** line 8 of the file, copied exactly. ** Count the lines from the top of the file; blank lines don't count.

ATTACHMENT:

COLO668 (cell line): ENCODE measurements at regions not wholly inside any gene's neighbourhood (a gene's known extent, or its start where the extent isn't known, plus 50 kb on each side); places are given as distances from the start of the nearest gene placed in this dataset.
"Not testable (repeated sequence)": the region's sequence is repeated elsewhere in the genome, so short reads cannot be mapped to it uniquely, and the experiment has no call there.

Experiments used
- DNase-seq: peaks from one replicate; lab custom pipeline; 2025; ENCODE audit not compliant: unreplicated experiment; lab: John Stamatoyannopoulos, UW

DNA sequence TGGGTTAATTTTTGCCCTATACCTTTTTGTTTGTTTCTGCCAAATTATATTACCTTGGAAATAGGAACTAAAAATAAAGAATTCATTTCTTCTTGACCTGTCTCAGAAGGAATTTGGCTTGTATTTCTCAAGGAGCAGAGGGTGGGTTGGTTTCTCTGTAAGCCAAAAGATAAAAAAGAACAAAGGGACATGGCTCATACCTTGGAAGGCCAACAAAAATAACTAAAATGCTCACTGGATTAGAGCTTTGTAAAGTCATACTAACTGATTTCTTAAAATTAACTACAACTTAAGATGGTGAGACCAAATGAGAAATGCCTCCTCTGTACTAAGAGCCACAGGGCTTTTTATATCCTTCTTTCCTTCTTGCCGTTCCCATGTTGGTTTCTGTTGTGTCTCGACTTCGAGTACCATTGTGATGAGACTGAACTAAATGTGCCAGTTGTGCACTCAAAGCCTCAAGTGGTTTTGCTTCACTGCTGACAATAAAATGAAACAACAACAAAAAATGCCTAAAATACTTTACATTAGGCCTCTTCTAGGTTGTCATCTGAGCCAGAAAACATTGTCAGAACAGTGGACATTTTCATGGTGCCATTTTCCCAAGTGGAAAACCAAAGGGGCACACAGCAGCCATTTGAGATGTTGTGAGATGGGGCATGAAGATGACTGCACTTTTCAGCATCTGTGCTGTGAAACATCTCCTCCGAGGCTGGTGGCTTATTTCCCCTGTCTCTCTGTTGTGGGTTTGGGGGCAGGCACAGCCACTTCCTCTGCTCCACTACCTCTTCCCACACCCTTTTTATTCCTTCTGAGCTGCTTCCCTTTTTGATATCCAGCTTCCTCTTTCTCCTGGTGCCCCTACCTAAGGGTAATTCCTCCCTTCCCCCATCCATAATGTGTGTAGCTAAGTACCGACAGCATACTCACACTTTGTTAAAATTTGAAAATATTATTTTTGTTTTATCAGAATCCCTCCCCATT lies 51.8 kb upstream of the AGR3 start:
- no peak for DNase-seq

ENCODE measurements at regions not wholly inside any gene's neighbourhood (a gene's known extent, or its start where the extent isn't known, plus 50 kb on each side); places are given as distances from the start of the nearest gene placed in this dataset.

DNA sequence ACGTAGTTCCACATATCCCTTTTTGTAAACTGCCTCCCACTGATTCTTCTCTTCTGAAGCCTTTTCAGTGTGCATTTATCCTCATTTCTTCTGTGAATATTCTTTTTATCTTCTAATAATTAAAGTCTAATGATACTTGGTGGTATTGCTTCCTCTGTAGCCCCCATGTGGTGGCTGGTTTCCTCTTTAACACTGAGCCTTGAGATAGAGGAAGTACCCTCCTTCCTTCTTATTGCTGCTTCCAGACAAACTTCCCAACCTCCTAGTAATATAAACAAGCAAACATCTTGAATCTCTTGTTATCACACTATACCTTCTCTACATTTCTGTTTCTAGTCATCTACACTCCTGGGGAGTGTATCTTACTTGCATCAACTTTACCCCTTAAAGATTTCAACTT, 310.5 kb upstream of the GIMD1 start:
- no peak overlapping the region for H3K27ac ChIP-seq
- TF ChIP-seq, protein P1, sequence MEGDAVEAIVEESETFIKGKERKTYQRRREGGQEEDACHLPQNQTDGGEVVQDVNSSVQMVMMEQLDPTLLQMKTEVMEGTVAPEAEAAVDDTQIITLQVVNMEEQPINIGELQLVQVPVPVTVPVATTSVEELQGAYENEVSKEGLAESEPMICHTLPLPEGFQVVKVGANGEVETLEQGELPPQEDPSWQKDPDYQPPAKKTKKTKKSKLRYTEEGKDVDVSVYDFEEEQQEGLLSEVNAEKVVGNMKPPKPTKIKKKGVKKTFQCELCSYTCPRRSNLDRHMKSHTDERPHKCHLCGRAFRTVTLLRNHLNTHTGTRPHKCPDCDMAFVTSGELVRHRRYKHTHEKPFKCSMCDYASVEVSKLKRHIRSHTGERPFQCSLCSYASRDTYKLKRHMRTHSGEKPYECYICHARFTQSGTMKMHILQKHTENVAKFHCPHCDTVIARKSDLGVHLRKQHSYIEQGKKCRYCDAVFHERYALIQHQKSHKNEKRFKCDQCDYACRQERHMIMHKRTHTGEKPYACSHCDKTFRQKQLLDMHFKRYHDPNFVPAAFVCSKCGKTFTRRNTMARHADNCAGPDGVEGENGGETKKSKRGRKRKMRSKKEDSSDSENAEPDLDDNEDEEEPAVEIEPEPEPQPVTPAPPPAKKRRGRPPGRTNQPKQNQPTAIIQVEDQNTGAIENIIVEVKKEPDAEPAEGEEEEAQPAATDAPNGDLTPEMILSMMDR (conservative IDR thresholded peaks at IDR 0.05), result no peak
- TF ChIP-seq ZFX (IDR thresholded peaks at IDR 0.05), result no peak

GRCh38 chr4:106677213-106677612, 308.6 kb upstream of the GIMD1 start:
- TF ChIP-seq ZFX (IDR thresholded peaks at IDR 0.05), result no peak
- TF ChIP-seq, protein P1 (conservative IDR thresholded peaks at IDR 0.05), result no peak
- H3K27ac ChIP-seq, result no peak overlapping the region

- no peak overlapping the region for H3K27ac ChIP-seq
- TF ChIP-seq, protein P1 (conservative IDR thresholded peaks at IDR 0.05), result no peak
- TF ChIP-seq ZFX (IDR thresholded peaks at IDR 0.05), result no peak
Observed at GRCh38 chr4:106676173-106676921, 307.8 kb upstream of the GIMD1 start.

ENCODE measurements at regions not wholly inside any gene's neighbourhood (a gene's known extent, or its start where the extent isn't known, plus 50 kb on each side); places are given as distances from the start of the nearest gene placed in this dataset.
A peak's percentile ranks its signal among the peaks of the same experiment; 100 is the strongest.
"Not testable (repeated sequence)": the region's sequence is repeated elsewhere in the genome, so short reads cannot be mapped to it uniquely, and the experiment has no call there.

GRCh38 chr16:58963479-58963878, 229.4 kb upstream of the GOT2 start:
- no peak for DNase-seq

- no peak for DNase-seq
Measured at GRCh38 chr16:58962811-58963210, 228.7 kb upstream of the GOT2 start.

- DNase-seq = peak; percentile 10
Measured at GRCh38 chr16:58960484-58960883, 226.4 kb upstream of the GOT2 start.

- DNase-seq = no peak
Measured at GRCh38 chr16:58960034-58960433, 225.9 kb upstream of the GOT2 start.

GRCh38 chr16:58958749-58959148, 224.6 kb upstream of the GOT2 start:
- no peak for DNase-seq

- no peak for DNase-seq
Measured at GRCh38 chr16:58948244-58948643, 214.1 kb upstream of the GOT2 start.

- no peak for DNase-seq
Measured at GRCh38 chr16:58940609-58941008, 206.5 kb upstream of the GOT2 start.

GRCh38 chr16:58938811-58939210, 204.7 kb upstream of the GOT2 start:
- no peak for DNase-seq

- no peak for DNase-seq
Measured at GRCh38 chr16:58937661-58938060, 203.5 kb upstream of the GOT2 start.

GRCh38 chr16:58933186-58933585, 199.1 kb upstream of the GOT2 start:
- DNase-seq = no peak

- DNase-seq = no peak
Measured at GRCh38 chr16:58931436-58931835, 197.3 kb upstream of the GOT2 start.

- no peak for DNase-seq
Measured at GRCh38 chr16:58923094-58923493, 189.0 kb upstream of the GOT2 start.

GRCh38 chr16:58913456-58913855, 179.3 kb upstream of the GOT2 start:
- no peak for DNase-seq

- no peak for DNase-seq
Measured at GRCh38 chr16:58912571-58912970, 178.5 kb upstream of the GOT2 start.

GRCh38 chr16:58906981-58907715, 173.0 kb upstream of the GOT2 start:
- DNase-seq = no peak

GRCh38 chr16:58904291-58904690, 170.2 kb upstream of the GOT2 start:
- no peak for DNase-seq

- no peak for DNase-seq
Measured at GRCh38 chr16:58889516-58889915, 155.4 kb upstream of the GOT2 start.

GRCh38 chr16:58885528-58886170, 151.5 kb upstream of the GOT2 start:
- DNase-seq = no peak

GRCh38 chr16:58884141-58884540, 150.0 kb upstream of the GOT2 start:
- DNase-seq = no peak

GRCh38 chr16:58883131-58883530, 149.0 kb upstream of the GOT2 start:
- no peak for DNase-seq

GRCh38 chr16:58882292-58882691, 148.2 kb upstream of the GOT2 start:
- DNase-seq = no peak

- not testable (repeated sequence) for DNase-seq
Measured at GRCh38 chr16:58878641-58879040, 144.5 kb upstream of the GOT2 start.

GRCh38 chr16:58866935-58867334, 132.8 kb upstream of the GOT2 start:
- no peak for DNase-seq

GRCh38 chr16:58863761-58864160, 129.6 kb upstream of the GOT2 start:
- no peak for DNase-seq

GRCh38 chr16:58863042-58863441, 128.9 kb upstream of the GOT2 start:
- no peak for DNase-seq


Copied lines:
DNA sequence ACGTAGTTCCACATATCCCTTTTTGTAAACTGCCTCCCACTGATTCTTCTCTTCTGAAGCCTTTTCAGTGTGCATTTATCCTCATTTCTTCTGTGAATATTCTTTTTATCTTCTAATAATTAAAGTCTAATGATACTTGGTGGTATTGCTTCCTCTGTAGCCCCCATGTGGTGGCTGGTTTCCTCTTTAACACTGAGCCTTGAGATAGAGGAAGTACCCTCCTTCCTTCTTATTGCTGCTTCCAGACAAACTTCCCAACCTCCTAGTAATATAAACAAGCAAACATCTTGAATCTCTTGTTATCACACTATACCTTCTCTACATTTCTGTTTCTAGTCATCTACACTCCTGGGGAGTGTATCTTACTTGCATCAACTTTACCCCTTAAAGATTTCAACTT, 310.5 kb upstream of the GIMD1 start: